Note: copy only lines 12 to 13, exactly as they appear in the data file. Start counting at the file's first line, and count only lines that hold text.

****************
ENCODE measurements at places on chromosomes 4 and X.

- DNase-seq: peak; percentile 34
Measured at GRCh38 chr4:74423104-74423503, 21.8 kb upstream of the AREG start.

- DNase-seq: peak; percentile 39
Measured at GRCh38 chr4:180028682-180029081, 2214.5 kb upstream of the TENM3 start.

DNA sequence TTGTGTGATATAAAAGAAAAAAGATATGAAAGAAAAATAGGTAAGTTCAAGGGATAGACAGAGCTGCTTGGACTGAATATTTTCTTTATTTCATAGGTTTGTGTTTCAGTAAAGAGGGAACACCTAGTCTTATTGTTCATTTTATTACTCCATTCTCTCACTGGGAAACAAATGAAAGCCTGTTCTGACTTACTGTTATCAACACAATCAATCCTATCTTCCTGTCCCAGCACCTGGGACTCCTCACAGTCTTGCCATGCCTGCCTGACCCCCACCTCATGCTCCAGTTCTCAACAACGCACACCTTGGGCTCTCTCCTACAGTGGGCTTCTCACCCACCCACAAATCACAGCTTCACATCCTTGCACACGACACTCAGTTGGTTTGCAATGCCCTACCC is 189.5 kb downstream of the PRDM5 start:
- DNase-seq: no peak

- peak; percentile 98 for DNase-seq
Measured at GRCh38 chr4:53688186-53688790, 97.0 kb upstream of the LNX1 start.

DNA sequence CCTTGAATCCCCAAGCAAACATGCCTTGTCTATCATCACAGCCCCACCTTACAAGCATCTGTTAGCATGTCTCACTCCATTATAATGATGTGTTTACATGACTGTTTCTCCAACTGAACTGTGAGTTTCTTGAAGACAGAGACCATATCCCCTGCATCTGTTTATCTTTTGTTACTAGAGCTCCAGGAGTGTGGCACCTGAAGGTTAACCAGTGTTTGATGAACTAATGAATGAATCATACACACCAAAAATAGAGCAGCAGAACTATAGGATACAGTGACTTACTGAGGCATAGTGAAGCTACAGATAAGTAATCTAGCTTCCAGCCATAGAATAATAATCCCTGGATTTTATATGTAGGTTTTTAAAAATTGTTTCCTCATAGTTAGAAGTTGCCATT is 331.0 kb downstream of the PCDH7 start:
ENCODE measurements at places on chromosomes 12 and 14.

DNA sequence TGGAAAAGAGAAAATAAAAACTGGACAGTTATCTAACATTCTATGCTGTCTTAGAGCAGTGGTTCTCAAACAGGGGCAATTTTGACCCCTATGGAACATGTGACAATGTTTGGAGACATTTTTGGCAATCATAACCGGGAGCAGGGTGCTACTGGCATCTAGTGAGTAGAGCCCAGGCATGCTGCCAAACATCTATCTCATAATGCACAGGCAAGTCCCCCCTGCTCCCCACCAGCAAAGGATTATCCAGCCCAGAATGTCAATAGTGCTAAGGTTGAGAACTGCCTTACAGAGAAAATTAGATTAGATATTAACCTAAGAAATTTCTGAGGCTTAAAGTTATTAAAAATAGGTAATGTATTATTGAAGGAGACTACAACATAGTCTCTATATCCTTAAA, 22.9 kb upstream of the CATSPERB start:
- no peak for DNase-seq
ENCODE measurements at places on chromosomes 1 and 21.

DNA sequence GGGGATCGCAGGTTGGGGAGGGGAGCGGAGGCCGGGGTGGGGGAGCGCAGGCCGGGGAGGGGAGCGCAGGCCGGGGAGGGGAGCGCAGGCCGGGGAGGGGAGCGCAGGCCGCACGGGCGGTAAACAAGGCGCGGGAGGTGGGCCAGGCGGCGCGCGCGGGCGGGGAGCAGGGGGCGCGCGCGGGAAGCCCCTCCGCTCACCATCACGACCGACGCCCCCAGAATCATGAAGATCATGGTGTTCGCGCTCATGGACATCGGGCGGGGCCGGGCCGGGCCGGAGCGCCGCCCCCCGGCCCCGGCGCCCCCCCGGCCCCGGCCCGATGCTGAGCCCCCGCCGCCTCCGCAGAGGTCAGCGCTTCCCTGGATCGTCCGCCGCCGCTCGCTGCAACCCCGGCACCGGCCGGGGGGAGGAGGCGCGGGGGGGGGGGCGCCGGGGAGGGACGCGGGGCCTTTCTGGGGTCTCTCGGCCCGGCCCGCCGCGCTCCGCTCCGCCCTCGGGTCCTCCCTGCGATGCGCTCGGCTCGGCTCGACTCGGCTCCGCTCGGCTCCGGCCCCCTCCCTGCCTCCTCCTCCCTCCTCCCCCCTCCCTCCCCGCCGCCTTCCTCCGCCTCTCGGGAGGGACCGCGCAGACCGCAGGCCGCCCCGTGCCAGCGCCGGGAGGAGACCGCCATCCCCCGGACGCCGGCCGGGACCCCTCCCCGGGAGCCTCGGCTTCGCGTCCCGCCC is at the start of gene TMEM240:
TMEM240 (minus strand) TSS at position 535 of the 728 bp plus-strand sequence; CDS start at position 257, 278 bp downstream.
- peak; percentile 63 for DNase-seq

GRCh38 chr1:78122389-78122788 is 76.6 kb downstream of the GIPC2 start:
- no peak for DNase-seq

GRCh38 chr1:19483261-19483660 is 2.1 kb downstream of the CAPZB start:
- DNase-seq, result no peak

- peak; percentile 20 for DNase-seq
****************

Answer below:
DNA sequence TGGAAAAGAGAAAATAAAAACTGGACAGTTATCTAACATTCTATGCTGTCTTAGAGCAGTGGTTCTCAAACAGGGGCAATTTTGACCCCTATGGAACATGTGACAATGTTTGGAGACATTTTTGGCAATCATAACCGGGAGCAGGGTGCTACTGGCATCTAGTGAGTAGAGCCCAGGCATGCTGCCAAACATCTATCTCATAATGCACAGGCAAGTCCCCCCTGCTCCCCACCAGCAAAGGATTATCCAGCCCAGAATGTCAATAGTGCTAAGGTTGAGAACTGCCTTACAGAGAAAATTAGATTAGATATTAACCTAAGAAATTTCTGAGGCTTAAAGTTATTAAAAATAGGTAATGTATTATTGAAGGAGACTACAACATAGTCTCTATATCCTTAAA, 22.9 kb upstream of the CATSPERB start:
- no peak for DNase-seq